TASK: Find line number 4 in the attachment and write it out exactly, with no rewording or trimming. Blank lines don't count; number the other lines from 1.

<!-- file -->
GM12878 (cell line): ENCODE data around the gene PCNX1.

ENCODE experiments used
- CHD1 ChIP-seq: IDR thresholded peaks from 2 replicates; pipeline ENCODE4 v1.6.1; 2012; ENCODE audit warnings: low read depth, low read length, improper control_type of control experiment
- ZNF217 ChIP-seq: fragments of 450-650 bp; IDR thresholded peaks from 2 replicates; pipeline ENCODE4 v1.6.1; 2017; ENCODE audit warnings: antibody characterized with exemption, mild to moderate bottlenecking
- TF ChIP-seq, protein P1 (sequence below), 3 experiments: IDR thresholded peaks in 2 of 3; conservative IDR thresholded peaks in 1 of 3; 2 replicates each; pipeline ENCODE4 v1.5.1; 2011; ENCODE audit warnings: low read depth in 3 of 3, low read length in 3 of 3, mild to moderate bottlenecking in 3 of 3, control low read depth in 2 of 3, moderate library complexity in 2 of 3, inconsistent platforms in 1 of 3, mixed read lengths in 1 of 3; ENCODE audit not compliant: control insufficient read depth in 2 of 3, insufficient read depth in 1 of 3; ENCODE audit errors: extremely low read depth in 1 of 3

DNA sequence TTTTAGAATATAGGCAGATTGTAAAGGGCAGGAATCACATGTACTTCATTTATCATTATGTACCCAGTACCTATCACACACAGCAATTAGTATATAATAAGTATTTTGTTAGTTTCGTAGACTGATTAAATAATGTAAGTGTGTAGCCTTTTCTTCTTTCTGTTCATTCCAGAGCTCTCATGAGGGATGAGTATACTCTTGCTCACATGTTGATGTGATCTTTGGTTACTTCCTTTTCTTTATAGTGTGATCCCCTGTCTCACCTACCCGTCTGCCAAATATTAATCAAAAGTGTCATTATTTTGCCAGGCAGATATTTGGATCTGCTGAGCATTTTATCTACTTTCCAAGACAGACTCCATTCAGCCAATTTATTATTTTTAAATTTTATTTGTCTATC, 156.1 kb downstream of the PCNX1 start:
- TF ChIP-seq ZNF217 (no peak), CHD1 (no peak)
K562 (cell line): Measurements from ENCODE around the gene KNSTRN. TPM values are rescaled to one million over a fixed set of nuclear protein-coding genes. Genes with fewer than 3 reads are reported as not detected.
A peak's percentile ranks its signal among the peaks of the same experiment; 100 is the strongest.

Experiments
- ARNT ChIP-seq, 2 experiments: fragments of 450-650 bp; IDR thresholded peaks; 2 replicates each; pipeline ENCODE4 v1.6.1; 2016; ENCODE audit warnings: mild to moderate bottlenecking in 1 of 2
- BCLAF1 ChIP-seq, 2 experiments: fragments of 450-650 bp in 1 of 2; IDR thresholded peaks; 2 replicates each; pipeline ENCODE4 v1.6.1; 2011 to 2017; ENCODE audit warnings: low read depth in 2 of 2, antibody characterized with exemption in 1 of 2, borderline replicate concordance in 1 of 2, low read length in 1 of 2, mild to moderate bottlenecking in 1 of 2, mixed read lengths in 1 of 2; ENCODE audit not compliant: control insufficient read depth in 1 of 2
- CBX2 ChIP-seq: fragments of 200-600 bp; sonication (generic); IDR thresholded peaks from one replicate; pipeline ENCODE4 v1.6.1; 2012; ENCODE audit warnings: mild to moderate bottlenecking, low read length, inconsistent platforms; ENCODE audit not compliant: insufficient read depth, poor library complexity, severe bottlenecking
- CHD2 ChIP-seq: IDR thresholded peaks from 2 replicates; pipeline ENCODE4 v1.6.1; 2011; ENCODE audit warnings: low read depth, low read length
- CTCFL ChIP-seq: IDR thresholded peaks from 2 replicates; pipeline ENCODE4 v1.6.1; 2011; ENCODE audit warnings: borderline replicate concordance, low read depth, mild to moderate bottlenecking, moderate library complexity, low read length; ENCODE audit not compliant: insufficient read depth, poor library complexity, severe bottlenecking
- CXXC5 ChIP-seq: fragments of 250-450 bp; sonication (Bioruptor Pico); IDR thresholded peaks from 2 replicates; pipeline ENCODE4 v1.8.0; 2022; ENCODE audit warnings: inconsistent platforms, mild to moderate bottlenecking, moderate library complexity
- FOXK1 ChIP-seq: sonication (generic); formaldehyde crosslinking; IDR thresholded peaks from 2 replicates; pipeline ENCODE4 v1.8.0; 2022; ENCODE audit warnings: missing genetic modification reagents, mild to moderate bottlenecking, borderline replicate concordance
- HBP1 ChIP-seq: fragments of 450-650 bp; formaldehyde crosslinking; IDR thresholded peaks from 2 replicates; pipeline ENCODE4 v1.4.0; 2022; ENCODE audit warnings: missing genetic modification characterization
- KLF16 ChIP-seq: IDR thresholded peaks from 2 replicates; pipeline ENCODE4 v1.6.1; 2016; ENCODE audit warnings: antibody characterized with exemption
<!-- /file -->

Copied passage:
- ZNF217 ChIP-seq: fragments of 450-650 bp; IDR thresholded peaks from 2 replicates; pipeline ENCODE4 v1.6.1; 2017; ENCODE audit warnings: antibody characterized with exemption, mild to moderate bottlenecking